Final Steps

Whether you upgrade or move to the cloud, there’s one last step: retiring your old servers. Turn them off, but keep them around for just a few months. Better safe than sorry – you may find something you missed. After that, have the data on the hard drives destroyed and turn them in for recycling. And enjoy your new applications and the efficiency they bring!

Your Company’s Hidden Security Weakness: Your Home Wireless Network

Work From Home Free ReportAs a business owner who also spends time working from home, do you make assumptions about your home’s wireless network security?

Between your home and business, chances are your home wireless security is lacking. This can prove to be a serious liability.

WiFi security at home tends to be more lax. It isn’t something business owners worry about. You feel safe at home and you might assume since your business’s network is locked down tight, your data is secure. When an intruder wants to access your business’s proprietary information, they’re going to search for the easiest point of entry.

That is often the home. Intruders are looking for information they can profit from, including financial and identity-related documents. The fact is, there are people who roam around searching for unprotected or poorly protected wireless access.

Never assume your data—personal or business—isn’t accessible.

You may inadvertently share critical data without realizing it. You may share files among colleagues and employees and simply forget to turn off sharing permissions. You may place documents and files in a publicly accessible folder. Data-sharing is convenient when you need it, but a liability when it’s readily accessible.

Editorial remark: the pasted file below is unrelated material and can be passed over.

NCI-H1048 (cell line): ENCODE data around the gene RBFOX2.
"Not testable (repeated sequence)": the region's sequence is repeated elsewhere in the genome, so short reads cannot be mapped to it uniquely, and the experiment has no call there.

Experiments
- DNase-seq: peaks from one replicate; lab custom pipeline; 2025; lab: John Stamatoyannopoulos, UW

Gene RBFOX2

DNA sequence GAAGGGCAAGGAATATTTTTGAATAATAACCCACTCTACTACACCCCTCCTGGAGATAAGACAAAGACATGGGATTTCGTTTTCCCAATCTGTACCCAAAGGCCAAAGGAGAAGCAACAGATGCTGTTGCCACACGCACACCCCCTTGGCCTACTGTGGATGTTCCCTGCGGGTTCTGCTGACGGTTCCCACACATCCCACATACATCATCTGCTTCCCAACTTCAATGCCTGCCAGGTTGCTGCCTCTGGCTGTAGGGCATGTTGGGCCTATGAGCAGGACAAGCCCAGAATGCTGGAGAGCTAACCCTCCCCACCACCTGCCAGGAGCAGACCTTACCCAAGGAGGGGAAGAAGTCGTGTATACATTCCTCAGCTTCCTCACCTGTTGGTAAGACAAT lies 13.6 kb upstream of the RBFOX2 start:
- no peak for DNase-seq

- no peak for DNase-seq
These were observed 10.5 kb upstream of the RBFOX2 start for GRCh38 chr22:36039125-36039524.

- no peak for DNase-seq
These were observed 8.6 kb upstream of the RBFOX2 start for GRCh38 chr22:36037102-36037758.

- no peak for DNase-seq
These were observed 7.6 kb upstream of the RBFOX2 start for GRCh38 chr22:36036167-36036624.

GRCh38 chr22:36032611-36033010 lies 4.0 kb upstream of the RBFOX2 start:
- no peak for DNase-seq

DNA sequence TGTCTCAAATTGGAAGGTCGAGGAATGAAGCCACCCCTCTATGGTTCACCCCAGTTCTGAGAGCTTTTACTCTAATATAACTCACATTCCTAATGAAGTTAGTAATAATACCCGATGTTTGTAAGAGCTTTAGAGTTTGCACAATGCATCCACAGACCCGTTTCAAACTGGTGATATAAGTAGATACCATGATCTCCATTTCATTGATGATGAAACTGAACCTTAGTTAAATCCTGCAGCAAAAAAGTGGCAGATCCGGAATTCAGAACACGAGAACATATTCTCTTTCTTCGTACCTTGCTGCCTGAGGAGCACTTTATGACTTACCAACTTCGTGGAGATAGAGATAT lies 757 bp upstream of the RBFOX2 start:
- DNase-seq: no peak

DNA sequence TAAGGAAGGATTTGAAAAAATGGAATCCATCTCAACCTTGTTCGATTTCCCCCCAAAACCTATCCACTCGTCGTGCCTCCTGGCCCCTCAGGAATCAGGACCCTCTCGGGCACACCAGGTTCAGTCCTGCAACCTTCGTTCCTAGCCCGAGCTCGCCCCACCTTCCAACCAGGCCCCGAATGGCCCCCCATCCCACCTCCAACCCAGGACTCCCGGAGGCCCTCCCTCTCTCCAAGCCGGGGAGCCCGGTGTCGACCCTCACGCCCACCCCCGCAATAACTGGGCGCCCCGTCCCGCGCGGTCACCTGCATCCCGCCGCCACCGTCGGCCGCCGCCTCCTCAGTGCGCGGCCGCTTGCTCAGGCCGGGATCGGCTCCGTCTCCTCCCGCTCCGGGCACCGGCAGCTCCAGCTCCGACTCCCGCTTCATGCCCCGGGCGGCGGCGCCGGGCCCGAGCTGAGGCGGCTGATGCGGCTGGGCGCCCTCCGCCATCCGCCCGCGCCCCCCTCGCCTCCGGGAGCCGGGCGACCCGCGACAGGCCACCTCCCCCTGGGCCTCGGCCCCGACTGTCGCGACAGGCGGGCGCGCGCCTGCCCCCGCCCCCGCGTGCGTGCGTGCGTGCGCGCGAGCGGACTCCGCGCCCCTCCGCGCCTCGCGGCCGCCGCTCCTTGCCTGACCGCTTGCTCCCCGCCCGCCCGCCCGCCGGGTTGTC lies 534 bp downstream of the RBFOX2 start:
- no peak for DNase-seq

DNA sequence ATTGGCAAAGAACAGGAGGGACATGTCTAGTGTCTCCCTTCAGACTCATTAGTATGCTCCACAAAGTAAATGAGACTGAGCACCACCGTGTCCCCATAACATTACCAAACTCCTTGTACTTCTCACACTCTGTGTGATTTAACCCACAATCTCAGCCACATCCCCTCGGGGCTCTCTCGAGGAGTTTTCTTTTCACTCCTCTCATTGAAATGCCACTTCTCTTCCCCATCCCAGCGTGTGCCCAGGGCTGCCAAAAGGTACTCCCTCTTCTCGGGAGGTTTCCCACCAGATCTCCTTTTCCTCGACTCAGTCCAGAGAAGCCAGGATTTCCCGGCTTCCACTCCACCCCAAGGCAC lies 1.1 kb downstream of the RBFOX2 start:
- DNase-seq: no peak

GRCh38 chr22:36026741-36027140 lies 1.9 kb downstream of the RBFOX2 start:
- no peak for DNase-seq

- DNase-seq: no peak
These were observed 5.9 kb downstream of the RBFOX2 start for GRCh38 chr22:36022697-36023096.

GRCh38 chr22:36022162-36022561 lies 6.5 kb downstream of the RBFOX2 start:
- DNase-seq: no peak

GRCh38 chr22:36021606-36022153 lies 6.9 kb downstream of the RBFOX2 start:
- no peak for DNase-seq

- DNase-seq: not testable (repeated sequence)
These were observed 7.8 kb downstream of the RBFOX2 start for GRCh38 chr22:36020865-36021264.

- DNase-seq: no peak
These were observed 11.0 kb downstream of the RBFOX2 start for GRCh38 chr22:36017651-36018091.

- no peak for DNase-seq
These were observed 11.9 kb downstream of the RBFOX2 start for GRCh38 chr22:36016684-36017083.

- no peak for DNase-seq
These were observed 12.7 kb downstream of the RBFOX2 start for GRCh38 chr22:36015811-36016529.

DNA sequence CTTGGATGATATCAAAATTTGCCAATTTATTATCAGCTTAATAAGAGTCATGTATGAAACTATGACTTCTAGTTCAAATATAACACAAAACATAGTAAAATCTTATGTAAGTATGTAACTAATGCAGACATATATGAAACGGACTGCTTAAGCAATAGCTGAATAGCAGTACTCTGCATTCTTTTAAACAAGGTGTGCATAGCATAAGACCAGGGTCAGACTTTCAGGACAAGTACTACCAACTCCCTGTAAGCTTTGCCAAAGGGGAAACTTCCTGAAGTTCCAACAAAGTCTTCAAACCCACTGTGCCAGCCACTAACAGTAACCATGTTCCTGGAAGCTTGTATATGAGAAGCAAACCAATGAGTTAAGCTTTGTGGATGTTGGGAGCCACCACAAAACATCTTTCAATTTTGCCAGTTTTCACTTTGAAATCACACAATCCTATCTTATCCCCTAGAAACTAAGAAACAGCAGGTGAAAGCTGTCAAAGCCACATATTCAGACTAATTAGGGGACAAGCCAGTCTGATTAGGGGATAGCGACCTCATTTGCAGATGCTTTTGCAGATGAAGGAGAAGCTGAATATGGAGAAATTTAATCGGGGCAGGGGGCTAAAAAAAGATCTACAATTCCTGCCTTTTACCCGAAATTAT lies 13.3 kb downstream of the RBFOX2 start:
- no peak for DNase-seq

What can you do to protect yourself and your company assets?

  • Be aware of when you’re sharing data. If you have any files in a public folder, move them to a more secure location.
  • Use a strong password for all your wireless networks. A string of letters, numbers and symbols about 14 characters long is ideal.
  • Use WPA2 security. Make sure your router is set up correctly. If you are using WEP or WPA security, change it as soon as possible.
  • Change your network’s name (SSID). Routers include a default name, and keeping the default tells potential intruders lax security measures may be in place.

And ask yourself how protected your network—and your data—really is.

Want more info? Call us or check out our free report: